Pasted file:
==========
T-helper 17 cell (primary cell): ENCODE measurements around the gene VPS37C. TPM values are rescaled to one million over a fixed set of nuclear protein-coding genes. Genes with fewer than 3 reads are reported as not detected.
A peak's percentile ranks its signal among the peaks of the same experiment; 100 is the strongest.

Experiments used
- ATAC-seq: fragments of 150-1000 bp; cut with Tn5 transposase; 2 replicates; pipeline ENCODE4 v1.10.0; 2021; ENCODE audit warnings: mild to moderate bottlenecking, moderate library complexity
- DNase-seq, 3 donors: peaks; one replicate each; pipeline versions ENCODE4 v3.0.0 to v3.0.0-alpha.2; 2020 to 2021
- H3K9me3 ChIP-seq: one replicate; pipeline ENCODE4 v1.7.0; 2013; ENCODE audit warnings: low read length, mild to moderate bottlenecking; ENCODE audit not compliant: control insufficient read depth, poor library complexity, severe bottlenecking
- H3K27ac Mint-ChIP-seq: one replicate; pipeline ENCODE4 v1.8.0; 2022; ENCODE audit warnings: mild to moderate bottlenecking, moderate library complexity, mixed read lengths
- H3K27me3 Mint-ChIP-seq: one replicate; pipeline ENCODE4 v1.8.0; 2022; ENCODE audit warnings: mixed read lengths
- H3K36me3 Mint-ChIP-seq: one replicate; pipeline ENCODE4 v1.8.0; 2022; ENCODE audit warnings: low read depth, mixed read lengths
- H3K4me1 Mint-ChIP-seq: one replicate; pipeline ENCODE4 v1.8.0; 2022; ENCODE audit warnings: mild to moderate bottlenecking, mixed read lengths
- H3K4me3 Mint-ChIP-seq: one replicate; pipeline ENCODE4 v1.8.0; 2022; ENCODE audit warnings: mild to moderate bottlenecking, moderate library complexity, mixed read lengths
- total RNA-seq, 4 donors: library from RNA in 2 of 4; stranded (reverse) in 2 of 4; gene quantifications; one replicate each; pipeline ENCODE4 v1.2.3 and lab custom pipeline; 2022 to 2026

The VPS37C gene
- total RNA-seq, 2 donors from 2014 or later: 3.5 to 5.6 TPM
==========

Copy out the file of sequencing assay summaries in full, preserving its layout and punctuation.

T-helper 17 cell (primary cell): ENCODE measurements around the gene VPS37C. TPM values are rescaled to one million over a fixed set of nuclear protein-coding genes. Genes with fewer than 3 reads are reported as not detected.
A peak's percentile ranks its signal among the peaks of the same experiment; 100 is the strongest.

Experiments used
- ATAC-seq: fragments of 150-1000 bp; cut with Tn5 transposase; 2 replicates; pipeline ENCODE4 v1.10.0; 2021; ENCODE audit warnings: mild to moderate bottlenecking, moderate library complexity
- DNase-seq, 3 donors: peaks; one replicate each; pipeline versions ENCODE4 v3.0.0 to v3.0.0-alpha.2; 2020 to 2021
- H3K9me3 ChIP-seq: one replicate; pipeline ENCODE4 v1.7.0; 2013; ENCODE audit warnings: low read length, mild to moderate bottlenecking; ENCODE audit not compliant: control insufficient read depth, poor library complexity, severe bottlenecking
- H3K27ac Mint-ChIP-seq: one replicate; pipeline ENCODE4 v1.8.0; 2022; ENCODE audit warnings: mild to moderate bottlenecking, moderate library complexity, mixed read lengths
- H3K27me3 Mint-ChIP-seq: one replicate; pipeline ENCODE4 v1.8.0; 2022; ENCODE audit warnings: mixed read lengths
- H3K36me3 Mint-ChIP-seq: one replicate; pipeline ENCODE4 v1.8.0; 2022; ENCODE audit warnings: low read depth, mixed read lengths
- H3K4me1 Mint-ChIP-seq: one replicate; pipeline ENCODE4 v1.8.0; 2022; ENCODE audit warnings: mild to moderate bottlenecking, mixed read lengths
- H3K4me3 Mint-ChIP-seq: one replicate; pipeline ENCODE4 v1.8.0; 2022; ENCODE audit warnings: mild to moderate bottlenecking, moderate library complexity, mixed read lengths
- total RNA-seq, 4 donors: library from RNA in 2 of 4; stranded (reverse) in 2 of 4; gene quantifications; one replicate each; pipeline ENCODE4 v1.2.3 and lab custom pipeline; 2022 to 2026

The VPS37C gene
- total RNA-seq, 2 donors from 2014 or later: 3.5 to 5.6 TPM